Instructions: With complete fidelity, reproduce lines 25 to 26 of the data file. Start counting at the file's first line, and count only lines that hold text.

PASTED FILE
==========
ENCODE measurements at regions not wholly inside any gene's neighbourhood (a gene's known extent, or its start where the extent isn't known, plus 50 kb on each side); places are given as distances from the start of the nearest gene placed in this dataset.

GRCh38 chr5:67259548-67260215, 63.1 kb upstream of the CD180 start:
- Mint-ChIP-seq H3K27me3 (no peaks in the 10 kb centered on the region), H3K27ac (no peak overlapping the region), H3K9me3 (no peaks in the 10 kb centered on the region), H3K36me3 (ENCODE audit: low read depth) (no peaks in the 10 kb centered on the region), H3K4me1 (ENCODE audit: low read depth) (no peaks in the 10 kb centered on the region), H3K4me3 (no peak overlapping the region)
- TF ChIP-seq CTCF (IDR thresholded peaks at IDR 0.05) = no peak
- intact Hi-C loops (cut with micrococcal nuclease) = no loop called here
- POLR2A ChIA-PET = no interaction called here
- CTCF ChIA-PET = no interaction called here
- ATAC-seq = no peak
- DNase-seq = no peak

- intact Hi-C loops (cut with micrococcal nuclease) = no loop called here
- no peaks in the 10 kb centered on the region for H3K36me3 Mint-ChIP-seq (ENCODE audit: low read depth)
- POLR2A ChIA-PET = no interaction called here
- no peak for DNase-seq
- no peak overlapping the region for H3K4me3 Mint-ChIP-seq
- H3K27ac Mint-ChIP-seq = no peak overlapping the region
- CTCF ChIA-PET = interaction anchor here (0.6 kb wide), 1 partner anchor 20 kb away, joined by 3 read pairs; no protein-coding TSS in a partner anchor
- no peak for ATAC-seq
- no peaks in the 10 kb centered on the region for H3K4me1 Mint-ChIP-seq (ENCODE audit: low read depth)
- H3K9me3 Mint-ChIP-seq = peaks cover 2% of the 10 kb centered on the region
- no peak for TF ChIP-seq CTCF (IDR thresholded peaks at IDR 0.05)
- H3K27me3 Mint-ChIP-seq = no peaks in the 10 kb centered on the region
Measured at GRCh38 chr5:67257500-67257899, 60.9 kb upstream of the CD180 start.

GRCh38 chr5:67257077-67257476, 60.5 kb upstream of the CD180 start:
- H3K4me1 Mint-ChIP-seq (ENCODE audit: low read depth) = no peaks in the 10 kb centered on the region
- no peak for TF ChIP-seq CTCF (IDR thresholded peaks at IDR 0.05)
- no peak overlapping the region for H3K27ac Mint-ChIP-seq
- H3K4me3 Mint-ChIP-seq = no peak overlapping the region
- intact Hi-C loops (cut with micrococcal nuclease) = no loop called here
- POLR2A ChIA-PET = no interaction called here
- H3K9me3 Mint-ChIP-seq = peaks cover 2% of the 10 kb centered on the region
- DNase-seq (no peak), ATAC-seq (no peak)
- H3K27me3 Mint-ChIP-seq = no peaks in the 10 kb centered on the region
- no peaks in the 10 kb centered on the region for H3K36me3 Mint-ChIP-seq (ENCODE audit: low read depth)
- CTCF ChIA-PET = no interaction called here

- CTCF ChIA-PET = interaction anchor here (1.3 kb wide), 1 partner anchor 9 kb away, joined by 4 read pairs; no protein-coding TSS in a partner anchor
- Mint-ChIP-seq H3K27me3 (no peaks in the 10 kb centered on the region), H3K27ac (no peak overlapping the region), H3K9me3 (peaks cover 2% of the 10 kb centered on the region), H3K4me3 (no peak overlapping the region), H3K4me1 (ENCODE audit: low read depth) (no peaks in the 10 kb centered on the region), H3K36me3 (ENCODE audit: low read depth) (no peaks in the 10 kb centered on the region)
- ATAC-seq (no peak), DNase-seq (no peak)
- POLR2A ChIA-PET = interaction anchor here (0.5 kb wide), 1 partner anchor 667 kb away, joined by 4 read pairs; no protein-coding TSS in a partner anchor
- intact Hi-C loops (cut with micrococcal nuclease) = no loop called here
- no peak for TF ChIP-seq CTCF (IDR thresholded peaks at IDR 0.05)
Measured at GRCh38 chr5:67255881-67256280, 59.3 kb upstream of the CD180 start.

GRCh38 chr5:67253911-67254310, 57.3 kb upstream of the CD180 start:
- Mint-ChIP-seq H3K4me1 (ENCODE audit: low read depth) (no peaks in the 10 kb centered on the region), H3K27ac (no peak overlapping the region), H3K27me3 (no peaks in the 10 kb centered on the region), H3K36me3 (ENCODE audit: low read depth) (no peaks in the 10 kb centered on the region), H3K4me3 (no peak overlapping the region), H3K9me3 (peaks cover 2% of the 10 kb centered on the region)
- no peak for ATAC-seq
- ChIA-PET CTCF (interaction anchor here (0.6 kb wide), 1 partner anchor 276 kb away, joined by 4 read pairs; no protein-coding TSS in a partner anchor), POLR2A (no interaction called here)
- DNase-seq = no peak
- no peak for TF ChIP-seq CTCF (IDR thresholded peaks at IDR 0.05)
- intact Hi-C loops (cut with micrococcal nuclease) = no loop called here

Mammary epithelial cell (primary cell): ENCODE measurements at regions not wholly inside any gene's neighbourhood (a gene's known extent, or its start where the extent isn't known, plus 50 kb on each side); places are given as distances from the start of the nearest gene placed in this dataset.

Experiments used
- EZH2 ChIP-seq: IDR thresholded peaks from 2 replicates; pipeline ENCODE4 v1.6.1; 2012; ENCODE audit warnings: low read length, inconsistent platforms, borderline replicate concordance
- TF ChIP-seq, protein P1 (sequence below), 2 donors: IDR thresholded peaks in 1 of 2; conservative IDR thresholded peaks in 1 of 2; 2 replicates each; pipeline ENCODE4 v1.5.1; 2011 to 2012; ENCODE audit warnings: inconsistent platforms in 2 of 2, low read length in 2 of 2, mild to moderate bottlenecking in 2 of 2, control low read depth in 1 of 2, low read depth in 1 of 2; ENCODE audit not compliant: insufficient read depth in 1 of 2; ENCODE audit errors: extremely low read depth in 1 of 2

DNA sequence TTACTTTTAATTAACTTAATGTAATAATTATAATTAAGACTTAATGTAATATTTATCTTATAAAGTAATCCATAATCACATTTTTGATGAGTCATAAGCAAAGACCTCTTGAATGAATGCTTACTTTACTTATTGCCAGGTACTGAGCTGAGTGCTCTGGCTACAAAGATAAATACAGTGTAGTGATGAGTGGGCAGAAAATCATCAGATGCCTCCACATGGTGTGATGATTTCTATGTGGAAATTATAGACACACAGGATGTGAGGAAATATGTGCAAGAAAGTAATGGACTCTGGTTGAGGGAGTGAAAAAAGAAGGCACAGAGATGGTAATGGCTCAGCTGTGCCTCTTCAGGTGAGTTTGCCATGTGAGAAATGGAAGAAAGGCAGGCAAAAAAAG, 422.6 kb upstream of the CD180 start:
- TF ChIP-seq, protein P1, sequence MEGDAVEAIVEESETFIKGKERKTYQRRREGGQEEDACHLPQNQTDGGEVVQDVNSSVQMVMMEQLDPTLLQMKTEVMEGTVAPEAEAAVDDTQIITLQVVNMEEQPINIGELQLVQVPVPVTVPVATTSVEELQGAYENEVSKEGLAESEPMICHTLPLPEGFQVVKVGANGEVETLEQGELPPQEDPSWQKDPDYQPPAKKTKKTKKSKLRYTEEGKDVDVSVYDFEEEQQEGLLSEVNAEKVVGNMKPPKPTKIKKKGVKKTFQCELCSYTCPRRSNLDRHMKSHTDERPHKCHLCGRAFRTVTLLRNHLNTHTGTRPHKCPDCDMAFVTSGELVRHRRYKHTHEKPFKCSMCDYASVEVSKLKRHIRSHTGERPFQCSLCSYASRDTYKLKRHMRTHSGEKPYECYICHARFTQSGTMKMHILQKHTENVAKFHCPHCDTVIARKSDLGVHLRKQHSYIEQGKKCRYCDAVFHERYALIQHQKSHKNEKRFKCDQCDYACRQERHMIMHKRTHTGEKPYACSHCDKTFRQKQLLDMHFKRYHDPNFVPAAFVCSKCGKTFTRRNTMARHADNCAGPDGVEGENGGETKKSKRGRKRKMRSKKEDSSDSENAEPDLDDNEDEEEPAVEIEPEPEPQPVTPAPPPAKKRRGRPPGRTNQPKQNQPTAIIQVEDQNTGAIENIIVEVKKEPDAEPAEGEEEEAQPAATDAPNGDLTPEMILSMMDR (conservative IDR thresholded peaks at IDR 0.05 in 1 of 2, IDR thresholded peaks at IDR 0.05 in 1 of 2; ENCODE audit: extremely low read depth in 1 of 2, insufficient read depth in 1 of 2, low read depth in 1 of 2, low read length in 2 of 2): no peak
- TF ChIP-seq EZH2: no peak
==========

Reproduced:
- no peak for TF ChIP-seq CTCF (IDR thresholded peaks at IDR 0.05)
- no peak overlapping the region for H3K27ac Mint-ChIP-seq